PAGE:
President Trump’s Call to Erdogan Reaffirmed American Alliances in the Middle East

April 21 2017

Turkey’s national referendum on Sunday—which approved constitutional reforms granting near-dictatorial powers to the country’s president Recep Tayyip Erdogan—triggered a call from Donald Trump that some have criticized for effectively condoning the collapse of democracy. But Lee Smith argues that the call was a necessary reaffirmation of the unsteady alliance between Washington and Ankara:

To the Turkish president, the call likely signals that he can once again count on a reliable NATO partner, one eager to reset America’s Middle East policy. That the call seems extraordinary, even repugnant, to much of the U.S. foreign-policy establishment shows that the chaos unleashed by the Obama administration over the last eight years may have left permanent scars. . . .

No, Turkey’s problems are not all Obama’s fault. Erdogan committed many foreign-policy blunders all on his own. Perhaps most importantly, he provoked a break with Israel, and while Ankara and Jerusalem have since patched up minor differences, their once strategic relationship is unlikely to be repaired while he governs.

Still, the Obama administration added to Turkey’s woes. The main venue was Syria, where Russia was supporting forces in the conflict that Turkey opposed. When Moscow brought down a Turkish plane in 2012 and Obama officials backed the Russian version of events, Erdogan began to understand there would be no help coming from his NATO partners, because the alliance’s driving force, [the U.S.], had its own ideas about the region and how to reshape its role there. The nuclear deal with Iran was the Obama administration’s key initiative, and the deal as President Obama conceived it required realigning American regional interests with Iran. This meant tilting against traditional Middle East allies, preeminently Israel, Saudi Arabia, and Turkey. . . .

The Trump administration’s support of Saudi Arabia’s conflict with the Houthis, strong and public backing of Israel, and the strike on Shayrat airfield in retaliation for Assad’s chemical weapons attack are steadily convincing Middle Eastern powers that the new White House has returned to the traditional American view of the region.

Read more at Weekly Standard

More about: Barack Obama, Donald Trump, Politics & Current Affairs, Recep Tayyip Erdoğan, Turkey, U.S. Foreign policy

Famous Novelists “Confront the Occupation” in the West Bank—and Celebrate Themselves

June 27 2017

To produce the collection Kingdom of Olives and Ash, the writers Michael Chabon and Ayelet Waldman gathered a group of novelists, arranged for them to be shown around Israel for a few days by anti-Israel activists, and had each of them write an essay about the experience. Matti Friedman surveys the results:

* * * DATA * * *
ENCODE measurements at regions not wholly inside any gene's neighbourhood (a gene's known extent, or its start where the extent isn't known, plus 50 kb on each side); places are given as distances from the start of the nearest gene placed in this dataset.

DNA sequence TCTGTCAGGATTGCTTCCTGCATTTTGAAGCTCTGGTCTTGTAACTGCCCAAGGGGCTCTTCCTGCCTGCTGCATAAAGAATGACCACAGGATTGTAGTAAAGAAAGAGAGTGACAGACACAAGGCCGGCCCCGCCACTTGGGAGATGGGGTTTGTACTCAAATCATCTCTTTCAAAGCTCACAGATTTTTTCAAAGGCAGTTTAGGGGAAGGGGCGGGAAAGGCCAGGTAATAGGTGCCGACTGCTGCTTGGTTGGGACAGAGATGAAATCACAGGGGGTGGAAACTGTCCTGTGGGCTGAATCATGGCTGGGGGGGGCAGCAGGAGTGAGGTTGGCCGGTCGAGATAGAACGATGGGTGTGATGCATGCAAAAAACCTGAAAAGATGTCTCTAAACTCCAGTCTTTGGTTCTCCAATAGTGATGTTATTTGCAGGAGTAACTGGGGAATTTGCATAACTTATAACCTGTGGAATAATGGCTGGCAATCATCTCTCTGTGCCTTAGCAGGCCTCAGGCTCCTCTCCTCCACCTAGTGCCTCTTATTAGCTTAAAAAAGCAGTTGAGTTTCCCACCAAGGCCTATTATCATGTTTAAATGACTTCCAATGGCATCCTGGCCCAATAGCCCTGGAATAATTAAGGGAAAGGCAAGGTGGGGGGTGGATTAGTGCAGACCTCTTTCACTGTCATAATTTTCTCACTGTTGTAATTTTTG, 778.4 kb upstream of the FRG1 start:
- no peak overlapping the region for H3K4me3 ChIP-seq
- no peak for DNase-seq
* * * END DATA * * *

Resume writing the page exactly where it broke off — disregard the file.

Chabon and Waldman tell us on the very first page of a visit to Israel in 1992, which they remember vividly as a time of optimism, when the “Oslo Accords were fresh and untested.” But their memory must be playing tricks, because the Oslo Accords happened in the fall of 1993. Chabon and Waldman, who live in Berkeley, CA, are accomplished writers, but the reader needs a few words about what they’re up to here. Do they have special expertise to offer? Israel is probably the biggest international news story over the past 50 years, so is there a reason they decided the world needs to know more about it and not, say, Kandahar, Guantanamo, Congo, or Baltimore?

The essays vary in tone and quality, but experienced journalists covering the Israel/Palestine story will recognize the usual impressions of reporters fresh from the airport. Cute Palestinian kids touched my hair! Beautiful tea glasses! I saw a gun! I lost my luggage, and that seems symbolic! Arabs do hip-hop! The soldiers are so young and rude!

The writers interview the same people who are always interviewed in the West Bank, thinking it’s all new, and believe what they’re told. . . . Everything is described with a gravitas suggesting that the writers haven’t spent much time outside the world’s safer corners. [Dave] Eggers devotes two whole pages to an incident on the Gaza border, where one Israeli guard said he couldn’t pass and then a different one came and let him through. Dave, if you’re reading this, I hope you’re okay. . . .

What [this book is] really about is the writers. Most of the essays aren’t journalism but a kind of selfie in which the author poses in front of the symbolic moral issue of the time: here I am at an Israeli checkpoint! Here I am with a shepherd! That’s why the very first page of the book finds Chabon and Waldman talking not about the occupation, but about Chabon and Waldman. After a while I felt trapped in a wordy kind of Kardashian Instagram feed, without the self-awareness.

Read more at Washington Post

More about: Anti-Zionism, Idiocy, Israel & Zionism, Journalism, West Bank